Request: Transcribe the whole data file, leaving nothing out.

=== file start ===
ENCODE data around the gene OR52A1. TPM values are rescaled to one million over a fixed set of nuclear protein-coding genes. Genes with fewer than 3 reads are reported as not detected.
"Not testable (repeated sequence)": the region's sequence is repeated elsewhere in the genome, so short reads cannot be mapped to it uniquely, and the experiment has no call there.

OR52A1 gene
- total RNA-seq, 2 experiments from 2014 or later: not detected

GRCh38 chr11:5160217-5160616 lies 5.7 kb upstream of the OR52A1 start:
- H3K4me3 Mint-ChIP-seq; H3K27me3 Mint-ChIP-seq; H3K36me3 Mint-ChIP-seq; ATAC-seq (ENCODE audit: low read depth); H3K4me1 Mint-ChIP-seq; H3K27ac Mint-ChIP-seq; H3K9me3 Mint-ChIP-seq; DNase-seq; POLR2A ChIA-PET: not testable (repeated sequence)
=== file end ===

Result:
ENCODE data around the gene OR52A1. TPM values are rescaled to one million over a fixed set of nuclear protein-coding genes. Genes with fewer than 3 reads are reported as not detected.
"Not testable (repeated sequence)": the region's sequence is repeated elsewhere in the genome, so short reads cannot be mapped to it uniquely, and the experiment has no call there.

OR52A1 gene
- total RNA-seq, 2 experiments from 2014 or later: not detected

GRCh38 chr11:5160217-5160616 lies 5.7 kb upstream of the OR52A1 start:
- H3K4me3 Mint-ChIP-seq; H3K27me3 Mint-ChIP-seq; H3K36me3 Mint-ChIP-seq; ATAC-seq (ENCODE audit: low read depth); H3K4me1 Mint-ChIP-seq; H3K27ac Mint-ChIP-seq; H3K9me3 Mint-ChIP-seq; DNase-seq; POLR2A ChIA-PET: not testable (repeated sequence)